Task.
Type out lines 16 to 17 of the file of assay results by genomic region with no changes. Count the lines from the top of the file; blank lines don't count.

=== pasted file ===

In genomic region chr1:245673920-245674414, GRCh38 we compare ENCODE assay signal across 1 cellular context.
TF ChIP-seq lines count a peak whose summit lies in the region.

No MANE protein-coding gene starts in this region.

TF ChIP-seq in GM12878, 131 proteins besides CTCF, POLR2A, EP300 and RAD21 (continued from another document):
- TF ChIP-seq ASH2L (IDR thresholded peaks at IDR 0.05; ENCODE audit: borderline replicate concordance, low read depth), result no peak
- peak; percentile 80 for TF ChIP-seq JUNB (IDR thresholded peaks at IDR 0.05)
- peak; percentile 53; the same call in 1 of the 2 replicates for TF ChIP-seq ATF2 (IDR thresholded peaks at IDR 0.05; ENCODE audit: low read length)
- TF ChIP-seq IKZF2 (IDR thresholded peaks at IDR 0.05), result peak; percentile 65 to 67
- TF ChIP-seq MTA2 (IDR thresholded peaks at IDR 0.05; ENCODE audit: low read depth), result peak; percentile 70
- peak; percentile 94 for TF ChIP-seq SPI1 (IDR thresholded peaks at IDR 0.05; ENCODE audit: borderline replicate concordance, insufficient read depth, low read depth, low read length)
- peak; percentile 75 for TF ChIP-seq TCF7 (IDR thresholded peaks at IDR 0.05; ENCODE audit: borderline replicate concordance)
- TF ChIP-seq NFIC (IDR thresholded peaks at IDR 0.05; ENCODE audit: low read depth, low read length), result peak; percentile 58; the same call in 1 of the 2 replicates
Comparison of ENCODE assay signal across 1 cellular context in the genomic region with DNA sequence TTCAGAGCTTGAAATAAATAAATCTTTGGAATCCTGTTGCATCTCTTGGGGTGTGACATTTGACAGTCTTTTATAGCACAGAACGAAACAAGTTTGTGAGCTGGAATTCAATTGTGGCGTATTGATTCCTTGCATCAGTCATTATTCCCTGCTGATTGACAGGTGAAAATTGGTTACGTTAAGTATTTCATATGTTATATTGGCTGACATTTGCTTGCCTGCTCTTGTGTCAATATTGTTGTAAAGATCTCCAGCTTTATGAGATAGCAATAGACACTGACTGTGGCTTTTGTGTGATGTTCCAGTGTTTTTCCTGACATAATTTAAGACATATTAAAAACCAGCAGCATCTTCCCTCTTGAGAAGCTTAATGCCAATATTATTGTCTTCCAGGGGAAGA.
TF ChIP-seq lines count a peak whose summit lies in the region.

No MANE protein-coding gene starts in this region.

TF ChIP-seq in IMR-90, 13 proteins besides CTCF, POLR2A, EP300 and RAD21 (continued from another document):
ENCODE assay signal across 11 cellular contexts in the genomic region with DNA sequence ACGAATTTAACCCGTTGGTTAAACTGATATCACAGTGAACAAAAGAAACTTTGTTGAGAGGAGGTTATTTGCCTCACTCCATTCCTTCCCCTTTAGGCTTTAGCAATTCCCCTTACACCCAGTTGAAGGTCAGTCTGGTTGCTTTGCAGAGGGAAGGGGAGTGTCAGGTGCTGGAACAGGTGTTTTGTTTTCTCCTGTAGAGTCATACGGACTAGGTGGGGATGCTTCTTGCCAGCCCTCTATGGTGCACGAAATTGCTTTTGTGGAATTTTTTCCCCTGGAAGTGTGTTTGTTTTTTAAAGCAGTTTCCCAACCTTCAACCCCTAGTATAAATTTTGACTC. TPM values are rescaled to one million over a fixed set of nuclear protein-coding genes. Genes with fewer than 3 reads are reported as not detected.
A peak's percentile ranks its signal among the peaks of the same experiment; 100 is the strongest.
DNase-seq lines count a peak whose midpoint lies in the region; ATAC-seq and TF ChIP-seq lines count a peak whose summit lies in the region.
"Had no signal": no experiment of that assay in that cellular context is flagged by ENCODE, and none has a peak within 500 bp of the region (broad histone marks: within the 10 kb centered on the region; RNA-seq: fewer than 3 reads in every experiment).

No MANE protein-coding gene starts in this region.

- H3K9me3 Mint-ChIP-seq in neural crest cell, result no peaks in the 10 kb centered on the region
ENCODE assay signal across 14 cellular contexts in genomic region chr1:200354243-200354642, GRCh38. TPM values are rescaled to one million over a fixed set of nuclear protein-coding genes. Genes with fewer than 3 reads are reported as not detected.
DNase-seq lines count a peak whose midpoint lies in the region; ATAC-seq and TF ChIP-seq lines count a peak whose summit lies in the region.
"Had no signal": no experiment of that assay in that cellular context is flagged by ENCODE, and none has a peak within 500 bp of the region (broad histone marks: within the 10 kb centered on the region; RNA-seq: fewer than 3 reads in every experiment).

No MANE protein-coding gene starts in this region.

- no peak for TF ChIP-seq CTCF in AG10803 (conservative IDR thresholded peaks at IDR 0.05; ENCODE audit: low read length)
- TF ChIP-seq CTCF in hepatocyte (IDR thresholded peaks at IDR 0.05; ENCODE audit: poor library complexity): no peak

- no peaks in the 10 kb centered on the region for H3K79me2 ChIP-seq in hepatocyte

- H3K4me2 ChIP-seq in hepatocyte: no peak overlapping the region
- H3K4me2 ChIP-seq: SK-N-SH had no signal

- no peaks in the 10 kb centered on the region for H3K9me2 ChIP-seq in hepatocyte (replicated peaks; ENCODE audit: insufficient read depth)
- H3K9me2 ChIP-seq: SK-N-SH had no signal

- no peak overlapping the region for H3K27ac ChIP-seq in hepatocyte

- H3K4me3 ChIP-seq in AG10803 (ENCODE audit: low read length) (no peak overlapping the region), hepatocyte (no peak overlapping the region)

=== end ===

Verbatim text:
TF ChIP-seq in IMR-90, 13 proteins besides CTCF, POLR2A, EP300 and RAD21 (continued from another document):
ENCODE assay signal across 11 cellular contexts in the genomic region with DNA sequence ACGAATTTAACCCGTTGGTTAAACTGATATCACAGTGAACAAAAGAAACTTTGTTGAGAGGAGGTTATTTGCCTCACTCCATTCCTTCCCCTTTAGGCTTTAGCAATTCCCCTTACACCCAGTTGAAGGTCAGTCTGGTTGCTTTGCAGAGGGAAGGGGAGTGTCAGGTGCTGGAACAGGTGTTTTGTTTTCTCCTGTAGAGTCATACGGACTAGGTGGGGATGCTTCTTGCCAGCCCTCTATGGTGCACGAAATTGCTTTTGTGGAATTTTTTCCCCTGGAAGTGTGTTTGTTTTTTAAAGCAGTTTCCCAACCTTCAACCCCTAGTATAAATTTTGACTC. TPM values are rescaled to one million over a fixed set of nuclear protein-coding genes. Genes with fewer than 3 reads are reported as not detected.